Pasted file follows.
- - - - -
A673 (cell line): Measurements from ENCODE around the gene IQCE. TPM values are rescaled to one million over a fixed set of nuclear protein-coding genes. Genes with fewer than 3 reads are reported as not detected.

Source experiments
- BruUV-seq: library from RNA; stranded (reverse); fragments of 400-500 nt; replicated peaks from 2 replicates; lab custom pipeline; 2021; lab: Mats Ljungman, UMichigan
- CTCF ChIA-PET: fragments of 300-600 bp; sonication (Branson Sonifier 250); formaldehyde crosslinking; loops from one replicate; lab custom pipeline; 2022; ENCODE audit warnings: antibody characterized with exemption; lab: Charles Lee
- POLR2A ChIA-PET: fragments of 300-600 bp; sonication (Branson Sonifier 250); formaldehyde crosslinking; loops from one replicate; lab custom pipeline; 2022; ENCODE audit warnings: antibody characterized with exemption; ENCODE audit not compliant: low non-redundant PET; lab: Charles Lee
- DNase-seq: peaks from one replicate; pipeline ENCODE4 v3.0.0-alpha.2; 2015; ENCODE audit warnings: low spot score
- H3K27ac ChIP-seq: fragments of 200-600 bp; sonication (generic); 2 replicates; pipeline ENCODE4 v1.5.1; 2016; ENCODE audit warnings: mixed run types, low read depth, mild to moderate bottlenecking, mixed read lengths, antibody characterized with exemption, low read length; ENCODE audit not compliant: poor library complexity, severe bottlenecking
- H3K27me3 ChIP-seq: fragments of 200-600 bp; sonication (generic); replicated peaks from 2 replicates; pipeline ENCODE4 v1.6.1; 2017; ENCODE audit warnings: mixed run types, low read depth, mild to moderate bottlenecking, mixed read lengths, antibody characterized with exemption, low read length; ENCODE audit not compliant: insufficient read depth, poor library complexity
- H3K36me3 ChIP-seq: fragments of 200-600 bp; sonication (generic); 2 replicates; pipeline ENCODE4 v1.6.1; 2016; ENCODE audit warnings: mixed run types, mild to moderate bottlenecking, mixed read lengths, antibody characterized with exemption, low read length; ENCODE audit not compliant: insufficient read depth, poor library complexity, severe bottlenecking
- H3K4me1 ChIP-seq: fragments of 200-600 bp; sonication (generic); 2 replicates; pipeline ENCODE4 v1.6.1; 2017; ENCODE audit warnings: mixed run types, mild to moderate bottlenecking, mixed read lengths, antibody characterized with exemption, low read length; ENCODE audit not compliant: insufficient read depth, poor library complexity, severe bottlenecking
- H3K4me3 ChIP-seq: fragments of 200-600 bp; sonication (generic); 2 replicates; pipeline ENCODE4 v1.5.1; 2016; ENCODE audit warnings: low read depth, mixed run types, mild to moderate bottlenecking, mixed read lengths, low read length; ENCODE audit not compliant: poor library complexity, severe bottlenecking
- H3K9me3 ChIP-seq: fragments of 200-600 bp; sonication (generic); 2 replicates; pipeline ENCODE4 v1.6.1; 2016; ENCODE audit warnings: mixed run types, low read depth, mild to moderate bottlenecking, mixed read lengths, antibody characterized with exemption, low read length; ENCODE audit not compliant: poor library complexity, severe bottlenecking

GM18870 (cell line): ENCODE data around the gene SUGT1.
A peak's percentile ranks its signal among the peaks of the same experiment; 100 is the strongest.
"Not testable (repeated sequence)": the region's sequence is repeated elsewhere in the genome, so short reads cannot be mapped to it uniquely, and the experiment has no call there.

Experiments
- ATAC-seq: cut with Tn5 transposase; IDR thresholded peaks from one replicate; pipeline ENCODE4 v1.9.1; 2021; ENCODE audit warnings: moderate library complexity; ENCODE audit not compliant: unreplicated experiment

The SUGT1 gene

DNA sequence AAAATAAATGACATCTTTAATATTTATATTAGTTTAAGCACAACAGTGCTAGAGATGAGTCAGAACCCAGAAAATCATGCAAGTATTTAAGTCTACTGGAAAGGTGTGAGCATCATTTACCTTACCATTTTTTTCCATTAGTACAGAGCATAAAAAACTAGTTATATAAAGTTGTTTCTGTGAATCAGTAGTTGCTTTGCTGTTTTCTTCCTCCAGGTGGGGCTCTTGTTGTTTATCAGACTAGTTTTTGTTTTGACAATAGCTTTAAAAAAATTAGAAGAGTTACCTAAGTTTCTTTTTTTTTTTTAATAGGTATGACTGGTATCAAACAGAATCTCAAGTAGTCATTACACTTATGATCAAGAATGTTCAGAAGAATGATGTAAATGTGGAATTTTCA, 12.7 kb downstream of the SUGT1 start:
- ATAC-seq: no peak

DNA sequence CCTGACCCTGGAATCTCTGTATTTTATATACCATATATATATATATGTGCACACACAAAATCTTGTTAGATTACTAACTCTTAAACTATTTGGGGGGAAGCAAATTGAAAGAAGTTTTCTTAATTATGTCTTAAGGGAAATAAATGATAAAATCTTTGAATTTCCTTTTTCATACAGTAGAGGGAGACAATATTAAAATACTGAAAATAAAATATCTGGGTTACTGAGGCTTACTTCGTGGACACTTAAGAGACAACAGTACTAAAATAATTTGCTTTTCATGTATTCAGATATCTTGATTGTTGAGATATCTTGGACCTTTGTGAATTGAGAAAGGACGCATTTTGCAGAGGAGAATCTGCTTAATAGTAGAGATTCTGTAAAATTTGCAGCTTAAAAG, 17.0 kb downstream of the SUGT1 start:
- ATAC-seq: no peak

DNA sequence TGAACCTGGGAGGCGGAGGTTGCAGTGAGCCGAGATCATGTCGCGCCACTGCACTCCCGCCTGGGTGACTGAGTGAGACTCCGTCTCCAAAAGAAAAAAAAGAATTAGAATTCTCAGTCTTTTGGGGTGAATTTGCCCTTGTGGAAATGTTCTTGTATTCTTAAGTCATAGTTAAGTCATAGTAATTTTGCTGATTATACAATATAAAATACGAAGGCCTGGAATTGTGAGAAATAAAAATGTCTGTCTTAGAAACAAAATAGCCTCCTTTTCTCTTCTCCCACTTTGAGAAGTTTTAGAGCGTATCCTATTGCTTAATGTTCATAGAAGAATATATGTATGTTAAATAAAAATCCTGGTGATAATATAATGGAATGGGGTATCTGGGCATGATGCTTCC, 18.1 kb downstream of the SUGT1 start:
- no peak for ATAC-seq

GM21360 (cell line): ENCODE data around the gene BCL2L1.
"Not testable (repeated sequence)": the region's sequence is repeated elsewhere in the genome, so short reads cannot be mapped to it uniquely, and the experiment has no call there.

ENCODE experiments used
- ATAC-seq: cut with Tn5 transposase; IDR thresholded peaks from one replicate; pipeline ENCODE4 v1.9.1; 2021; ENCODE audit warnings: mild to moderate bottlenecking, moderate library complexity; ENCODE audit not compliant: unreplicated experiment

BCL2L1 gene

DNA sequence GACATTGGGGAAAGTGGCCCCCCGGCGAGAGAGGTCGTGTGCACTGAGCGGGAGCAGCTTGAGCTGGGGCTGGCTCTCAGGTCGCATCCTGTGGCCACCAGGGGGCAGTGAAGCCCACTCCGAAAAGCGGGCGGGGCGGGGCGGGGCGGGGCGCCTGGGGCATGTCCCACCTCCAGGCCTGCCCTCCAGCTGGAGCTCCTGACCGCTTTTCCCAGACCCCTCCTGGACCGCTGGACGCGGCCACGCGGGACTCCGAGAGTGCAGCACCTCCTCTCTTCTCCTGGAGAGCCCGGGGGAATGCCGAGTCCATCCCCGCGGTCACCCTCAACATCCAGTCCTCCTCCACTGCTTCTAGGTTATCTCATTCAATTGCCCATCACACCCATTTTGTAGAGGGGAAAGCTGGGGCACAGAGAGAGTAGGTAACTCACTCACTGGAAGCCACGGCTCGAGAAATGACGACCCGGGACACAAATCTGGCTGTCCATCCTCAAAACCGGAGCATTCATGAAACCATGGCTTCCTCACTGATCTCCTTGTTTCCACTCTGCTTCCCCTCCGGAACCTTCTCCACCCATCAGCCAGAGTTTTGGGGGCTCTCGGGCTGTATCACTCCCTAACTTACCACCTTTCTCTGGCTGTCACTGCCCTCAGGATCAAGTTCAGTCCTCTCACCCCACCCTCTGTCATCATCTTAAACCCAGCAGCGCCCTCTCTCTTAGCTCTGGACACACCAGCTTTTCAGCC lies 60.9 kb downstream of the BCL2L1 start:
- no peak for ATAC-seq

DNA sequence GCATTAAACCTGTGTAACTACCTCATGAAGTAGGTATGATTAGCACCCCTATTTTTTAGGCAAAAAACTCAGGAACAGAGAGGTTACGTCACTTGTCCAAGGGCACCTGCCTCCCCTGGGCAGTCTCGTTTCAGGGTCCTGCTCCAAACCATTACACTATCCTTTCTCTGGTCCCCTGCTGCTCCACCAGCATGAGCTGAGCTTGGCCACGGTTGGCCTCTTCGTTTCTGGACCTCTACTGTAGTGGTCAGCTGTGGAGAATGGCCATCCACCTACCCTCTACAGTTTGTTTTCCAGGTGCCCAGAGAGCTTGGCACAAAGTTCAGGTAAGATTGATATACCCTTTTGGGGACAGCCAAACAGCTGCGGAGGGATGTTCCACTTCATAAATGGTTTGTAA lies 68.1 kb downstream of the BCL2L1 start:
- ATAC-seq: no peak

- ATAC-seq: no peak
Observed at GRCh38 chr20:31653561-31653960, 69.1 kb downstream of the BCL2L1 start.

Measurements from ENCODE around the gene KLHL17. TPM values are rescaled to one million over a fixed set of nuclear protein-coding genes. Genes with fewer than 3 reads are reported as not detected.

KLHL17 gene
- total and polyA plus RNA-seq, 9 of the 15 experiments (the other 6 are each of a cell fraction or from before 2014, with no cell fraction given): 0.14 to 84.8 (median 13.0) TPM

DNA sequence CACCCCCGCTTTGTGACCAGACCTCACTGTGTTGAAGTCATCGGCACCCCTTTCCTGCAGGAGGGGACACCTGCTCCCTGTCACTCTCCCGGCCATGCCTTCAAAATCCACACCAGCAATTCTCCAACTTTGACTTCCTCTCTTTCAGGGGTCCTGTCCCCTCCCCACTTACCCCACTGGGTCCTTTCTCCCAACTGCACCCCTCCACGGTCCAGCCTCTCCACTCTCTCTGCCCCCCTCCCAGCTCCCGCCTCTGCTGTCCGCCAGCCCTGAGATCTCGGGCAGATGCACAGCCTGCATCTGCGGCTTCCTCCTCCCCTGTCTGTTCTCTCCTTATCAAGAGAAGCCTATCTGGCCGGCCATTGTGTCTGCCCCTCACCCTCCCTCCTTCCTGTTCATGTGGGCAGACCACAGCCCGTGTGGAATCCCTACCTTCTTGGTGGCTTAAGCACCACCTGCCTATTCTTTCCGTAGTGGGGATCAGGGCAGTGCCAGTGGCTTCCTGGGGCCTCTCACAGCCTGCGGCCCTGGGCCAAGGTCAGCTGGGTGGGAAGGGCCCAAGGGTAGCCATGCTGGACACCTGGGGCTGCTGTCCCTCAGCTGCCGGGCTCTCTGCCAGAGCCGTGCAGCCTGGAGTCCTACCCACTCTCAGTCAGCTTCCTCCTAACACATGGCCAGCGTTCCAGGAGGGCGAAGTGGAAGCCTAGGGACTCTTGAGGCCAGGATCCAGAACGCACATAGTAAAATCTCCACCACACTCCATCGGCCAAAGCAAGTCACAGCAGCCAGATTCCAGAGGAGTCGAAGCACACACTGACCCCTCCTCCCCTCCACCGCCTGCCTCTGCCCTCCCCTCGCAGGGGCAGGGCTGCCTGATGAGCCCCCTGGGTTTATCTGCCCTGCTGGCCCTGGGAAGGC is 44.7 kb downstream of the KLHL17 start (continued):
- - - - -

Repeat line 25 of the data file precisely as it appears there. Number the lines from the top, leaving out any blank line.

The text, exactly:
GM21360 (cell line): ENCODE data around the gene BCL2L1.